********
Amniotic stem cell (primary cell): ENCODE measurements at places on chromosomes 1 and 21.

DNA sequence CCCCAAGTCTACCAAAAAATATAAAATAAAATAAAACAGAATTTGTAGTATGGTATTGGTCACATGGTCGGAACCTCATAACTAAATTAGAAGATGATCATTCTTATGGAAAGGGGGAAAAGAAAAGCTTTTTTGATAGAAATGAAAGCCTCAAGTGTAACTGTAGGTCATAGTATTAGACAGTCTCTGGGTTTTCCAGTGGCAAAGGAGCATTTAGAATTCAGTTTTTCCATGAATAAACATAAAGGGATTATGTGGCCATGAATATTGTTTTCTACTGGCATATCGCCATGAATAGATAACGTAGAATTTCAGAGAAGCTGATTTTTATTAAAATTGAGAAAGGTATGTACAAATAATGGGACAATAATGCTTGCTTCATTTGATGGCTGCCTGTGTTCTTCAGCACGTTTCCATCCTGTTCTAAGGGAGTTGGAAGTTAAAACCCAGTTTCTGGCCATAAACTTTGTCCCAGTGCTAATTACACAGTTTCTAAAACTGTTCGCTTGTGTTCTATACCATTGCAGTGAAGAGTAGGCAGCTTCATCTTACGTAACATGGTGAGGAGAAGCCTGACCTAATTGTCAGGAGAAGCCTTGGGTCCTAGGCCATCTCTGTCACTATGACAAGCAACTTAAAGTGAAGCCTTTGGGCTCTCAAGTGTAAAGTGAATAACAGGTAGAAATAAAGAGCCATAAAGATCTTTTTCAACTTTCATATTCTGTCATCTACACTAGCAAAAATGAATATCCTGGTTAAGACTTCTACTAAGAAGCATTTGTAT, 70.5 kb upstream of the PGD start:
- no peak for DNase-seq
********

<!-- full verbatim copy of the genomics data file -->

Amniotic stem cell (primary cell): ENCODE measurements at places on chromosomes 1 and 21.

DNA sequence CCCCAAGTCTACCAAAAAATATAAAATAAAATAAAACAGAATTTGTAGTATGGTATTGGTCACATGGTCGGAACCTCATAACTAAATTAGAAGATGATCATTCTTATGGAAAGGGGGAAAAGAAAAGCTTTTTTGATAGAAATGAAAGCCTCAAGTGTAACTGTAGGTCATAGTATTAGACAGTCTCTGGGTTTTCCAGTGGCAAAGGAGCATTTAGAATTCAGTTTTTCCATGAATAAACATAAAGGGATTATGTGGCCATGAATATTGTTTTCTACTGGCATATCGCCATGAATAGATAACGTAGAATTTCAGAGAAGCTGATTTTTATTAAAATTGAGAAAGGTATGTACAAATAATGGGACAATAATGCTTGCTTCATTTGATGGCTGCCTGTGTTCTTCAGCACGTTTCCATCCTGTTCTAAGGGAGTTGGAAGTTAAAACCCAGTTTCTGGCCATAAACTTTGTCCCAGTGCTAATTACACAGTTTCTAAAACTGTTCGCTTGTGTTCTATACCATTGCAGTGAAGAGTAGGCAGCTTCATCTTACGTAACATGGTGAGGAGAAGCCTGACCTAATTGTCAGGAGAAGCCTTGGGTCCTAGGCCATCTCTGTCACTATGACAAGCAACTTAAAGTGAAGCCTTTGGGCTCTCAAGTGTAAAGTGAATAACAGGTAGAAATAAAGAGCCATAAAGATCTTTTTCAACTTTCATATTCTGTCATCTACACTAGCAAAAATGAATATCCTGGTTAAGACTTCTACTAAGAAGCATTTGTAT, 70.5 kb upstream of the PGD start:
- no peak for DNase-seq